Krüpple-like factors (Klfs) are highly conserved zinc-finger transcription factors that regulate various developmental processes, such as haematopoiesis and cardiovascular development. In zebrafish, transient knockdown analysis of biklf/klf17 using antisense morpholino suggests the involvement of biklf/klf17 in primitive erythropoiesis and hatching gland development; however, the continuous physiological importance of klf17 remains uncharacterized under the genetic ablation of the klf17 gene among vertebrates. We established the klf17-disrupted zebrafish lines using the CRISPR/Cas9 technology and performed phenotypic analysis throughout early embryogenesis. We found that the klf17-deficient embryos exhibited abnormal lateral line neuromast deposition, whereas the production of primitive erythrocytes and haemoglobin production were observed in the klf17-deficient embryos. The expression of lateral line neuromast genes, klf17 and s100t, in the klf17-deficient embryos was detected in posterior lateral line neuromasts abnormally positioned at short intervals. Furthermore, the klf17-deficient embryos failed to hatch and died without hatching around 15 days post-fertilization (dpf), whereas the dechorionated klf17-deficient embryos and wild-type embryos were alive at 15 dpf. The klf17-deficient embryos abolished hatching gland cells and Ctsl1b protein expression, and eliminated the expression of polster and hatching gland marker genes, he1.1, ctsl1b and cd63. Thus, the klf17 gene plays important roles in posterior lateral line neuromast and hatching gland development.
Krüpple-like transcription factors (Klfs), which are characterized by the Cys2-His2 zinc-finger motif at the C-terminus, are involved in various developmental processes, such as haematopoiesis and cardiovascular development1,2. Phylogenetic analysis suggests that the Klf17 family belongs to a distinct branch closely related to Klf2 and Klf4 families, and mammalian Klf17 proteins remarkably diverged from those of other species3, showing rapid evolution in mammals. In mice, the Klf17 gene was identified as a germ cell-specific gene4. Recent accumulating evidence suggests that the Klf17 gene in mammals plays important roles in tumourigenesis5. The Klf17 gene is down-regulated in various human cancers6, presumably leading to the epithelial-mesenchymal transition (EMT) and metastases. Importantly, the physiological function of Klf17 during mammalian embryogenesis is not fully understood.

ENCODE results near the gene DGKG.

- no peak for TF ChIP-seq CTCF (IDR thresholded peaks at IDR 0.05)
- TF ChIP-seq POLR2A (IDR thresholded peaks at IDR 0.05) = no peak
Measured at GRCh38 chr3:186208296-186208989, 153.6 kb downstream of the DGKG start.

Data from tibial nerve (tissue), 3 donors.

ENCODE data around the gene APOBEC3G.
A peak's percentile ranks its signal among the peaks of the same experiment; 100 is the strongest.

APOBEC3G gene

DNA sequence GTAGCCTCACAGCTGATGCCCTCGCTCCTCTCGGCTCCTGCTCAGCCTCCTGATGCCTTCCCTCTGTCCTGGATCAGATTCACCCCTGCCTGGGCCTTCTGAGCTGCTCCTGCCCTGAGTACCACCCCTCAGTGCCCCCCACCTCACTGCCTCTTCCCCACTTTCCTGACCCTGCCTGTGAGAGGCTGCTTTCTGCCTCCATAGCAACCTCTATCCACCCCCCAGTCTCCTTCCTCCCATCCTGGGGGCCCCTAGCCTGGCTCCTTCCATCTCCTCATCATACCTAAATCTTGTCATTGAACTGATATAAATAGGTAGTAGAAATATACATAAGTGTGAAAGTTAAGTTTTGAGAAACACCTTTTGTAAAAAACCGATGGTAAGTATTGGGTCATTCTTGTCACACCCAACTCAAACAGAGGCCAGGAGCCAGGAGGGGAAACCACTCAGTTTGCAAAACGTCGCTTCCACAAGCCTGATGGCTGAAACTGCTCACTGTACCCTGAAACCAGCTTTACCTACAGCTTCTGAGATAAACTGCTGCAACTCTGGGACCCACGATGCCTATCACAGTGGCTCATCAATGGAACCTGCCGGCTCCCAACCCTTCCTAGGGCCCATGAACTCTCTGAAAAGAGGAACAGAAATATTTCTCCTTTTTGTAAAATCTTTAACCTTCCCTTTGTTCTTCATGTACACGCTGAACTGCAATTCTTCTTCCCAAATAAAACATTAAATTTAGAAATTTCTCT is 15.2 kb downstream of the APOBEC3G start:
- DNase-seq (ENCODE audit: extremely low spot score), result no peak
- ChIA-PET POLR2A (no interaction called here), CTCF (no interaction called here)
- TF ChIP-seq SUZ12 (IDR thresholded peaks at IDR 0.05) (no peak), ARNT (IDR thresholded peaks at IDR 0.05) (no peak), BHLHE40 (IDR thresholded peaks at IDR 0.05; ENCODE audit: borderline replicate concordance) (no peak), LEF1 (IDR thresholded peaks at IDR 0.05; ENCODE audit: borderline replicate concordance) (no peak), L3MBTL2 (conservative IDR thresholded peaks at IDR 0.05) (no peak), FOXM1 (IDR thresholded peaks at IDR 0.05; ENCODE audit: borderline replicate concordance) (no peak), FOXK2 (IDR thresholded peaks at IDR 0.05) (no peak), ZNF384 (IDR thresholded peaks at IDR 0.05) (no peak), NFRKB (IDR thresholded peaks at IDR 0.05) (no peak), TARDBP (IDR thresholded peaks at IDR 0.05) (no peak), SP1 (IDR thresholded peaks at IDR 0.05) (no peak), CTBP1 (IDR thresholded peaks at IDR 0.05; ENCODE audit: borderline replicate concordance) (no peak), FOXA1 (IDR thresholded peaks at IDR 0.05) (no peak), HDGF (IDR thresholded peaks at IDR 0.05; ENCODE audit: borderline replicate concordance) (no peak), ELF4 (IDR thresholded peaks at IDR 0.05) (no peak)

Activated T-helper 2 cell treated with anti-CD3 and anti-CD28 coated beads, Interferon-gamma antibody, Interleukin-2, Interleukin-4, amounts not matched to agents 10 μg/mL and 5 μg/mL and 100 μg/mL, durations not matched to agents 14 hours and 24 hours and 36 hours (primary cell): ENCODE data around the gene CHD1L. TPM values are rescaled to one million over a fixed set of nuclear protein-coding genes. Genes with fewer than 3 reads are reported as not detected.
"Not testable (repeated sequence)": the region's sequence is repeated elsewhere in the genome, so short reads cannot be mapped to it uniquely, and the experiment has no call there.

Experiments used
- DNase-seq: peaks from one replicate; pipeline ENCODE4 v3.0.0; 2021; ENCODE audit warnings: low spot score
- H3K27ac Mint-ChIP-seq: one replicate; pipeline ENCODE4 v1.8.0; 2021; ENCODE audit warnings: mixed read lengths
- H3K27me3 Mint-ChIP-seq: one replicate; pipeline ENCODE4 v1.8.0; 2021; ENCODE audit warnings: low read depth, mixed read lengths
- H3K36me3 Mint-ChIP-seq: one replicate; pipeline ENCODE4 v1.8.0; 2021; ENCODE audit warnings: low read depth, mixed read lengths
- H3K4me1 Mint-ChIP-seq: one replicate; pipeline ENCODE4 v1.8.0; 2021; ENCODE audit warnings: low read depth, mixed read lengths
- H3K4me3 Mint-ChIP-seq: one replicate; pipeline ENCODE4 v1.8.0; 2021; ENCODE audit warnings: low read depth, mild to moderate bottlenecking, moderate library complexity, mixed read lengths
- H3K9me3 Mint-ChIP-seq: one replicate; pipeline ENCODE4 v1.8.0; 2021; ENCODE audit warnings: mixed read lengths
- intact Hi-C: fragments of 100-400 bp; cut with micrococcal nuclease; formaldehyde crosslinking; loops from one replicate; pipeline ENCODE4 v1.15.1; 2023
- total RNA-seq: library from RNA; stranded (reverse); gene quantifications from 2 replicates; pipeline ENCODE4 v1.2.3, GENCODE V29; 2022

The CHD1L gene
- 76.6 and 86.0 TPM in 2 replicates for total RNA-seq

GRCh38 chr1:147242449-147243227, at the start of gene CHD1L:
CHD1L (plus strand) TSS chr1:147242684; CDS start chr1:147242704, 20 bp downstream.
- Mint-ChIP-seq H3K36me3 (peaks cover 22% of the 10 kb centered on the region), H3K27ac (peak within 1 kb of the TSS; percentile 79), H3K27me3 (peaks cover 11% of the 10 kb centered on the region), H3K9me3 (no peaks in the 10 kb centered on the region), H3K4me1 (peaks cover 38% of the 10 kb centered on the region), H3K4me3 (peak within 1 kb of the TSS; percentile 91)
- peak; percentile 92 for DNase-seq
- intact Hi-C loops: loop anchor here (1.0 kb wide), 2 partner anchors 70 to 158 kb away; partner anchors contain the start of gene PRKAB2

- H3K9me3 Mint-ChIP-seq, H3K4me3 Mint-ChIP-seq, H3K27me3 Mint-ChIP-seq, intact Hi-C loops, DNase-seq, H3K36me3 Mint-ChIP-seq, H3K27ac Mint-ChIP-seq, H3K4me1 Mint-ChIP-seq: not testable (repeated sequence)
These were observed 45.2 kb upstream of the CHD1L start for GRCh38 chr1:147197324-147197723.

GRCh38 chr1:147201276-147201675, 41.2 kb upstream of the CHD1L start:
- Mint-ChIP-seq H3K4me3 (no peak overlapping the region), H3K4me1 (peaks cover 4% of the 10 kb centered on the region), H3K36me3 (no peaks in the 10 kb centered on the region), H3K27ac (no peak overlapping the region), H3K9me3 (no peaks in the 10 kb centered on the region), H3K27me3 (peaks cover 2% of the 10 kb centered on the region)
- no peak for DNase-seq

klf17/biklf (blood island-enriched Krüpple-like factor) was originally identified as one of the zygotic-activated genes during zebrafish embryogenesis7. Zebrafish klf17 is expressed in the involuting axial mesoderm and polster during gastrulation and is subsequently expressed in the blood island/intermediate cell mass (ICM), hatching gland and lateral lines during organogenesis. Xenopus klf17/neptune is expressed in the hatching gland, cement gland and ventral blood island during embryogenesis8,9, whereas the chick Klf17 gene is expressed in the blood island10. Knockdown of zebrafish klf17 gene results in the impairment of primitive erythropoiesis and of hatching gland development11,12,13. The Xenopus klf17/neptune morphants exhibit loss of the hatching gland and otic vesicle and malformation of neural crest-derived cranial cartilage14.
Recent studies demonstrate that genetically gene-disrupted mutants and morphants induced by transient morpholino injection often exhibit distinct morphological phenotypes15. In fact, morpholino injection in zebrafish embryos often causes ectopic p53 induction16. Furthermore, undesirable off-target effects mediated by morpholino injection have been reported17. Transient knockdown analysis using morpholino injection is unsuitable for continuous in vivo analysis; therefore, we have generated the klf17-disrupted zebrafish mutants using the CRISPR/Cas9 technology and examined the continuous physiological function of klf17 throughout early embryogenesis.
Primitive haematopoiesis in the klf17-deficient embryos
To examine the physiological function of klf17 during zebrafish early embryogenesis, we established the klf17-disrupted zebrafish lines using the genome editing technology, CRISPR/Cas9. Three klf17 alleles uy21, uy22 and uy23 with totally 20 base pairs (bp), 20 bp deletions and a 28 bp insertion, respectively, were isolated (Supplemental Figs S1 and S2). Because the predicted Klf17 mutant proteins derived from mutant alleles lacked most of the coding domains including zinc fingers (Supplemental Fig. S3), they would be functionally disrupted.